Experiencing the Lifespan 3rd Edition by Belsky -Test Bank

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Experiencing the Lifespan 3rd Edition by Belsky -Test Bank

Chapter 4- Essay

 

1. Describe the roots of attachment theory—that is, the studies that suggested to Bowlby that attachment was a vital human need.

 

 

2. Describe in sequence the development of the attachment response, giving examples of each stage.

 

 

3. Jeffrey, age 5 months, Marcus, age 14 months, and Jennifer, age 4, are on their weekly outing to the park. As they are all relaxing together, a park ranger stops by. Compare the likely responses of these three children to this person’s efforts to pick them up.

 

 

4. List the four attachment patterns identified by Mary Ainsworth, give examples of each, and then name the attachment style that BEST predicts having long-term personality problems.

 

 

5. Your nephew is insecurely attached. List the forces which may have contributed to this situation and suggest remedies.

 

 

6. As a psychologist, devise some strategies to help lessen the risk factors that work to impair poverty level preschoolers’ social and cognitive development.

Possible

 

 

7. To an anxious friend who is putting her daughter in infant day care, offer tips for selecting a setting and having this child get the best possible experience.

 

 

8. A friend asks, “What behaviors should I expect when my child is a toddler?” Your response:

 

 

9. Flavio is a shy toddler; Gina is exuberant. If both children attend a mommy-and-me playgroup, how would their behavior be different? What can you do to BEST help each child?

 

 

 

Answer Key

 

1.
 • Babies in orphanages seemed depressed, apathetic, and emotionally disturbed.
 • Ethologists found that other species, such as geese, would get attached to and follow an object that they saw at a particular time after birth.
 • Harlow proved that contact comfort was more important to attachment than food, and, most important, showed that monkey babies who grew up without mothers were unable to socially relate as adults.

 

2.
 • First 3 months, preattachment—no signs of any attachment to a caregiver.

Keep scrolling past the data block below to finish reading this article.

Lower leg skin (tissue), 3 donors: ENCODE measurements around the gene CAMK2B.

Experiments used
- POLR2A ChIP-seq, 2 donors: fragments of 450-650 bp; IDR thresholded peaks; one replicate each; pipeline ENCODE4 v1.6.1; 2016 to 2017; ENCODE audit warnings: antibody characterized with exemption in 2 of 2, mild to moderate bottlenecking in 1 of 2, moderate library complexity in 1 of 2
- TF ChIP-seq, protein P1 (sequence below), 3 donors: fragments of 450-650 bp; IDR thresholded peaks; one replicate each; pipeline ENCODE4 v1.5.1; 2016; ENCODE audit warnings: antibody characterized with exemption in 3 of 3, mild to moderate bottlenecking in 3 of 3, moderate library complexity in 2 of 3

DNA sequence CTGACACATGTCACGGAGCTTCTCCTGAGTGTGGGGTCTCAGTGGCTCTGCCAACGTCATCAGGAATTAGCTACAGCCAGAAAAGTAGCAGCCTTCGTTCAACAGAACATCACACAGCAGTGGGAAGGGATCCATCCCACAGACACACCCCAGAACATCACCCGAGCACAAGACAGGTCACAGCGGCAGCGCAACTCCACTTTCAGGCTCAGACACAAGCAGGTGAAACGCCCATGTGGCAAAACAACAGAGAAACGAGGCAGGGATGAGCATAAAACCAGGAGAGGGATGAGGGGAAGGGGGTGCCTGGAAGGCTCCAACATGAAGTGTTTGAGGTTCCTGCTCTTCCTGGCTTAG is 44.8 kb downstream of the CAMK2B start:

• 4 to 7 months, attachment in the making—babies show signs of preferring a primary caregiver, but still will go to anyone.
 • 7 months to 3 years, clear-cut attachment—infants and toddlers need to be close to a primary attachment figure, and show separation anxiety and stranger anxiety.
 • Over age 3, working model—children can be separated from a primary caregiver, but carry an internal representation of that person in mind. The attachment response is still evoked under conditions of threat, however, throughout life.
3.
 • Jeffrey will be slightly wary, but allow the ranger to pick him up; Marcus will start crying or resist the ranger’s attempts; Jennifer will allow the ranger to pick her up.
4.
 • Secure—baby runs with love into caregiver’s arms after being separated.
 • Avoidant—baby shows no response when caregiver leaves or returns.
 • Ambivalent/anxious—baby is too anxious to explore, and gets hysterical and cannot be comforted when the caregiver returns.
 • Disorganized—baby freezes/and responds with fear when caregiver returns.
 • The disorganized style is MOST apt to foreshadow later personality problems.
5.
 • Caregiver is depressed and/or has emotional problems that prevent her from “dancing” well.
 • Baby has a difficult temperament.
 • Caregiver’s other relationships are making it difficult to “dance” with her baby.

Solutions: Work to eradicate parent’s emotional problems and try to teach her to respond in a more sensitive way. With temperamental issues, strive to tell the caregiver that the baby’s responses are not her “fault” and also teach strategies for providing the best temperament–environment fit. Work to eliminate the marital or external stresses that are impairing the dance.

6.
 • Get the child into a high-quality preschool.
 • Give emotional support to parents and teach them ways of coping with stress (that don’t involve yelling and screaming).
 • See if you can help the child’s family move to out of a dangerous, impoverished neighborhood.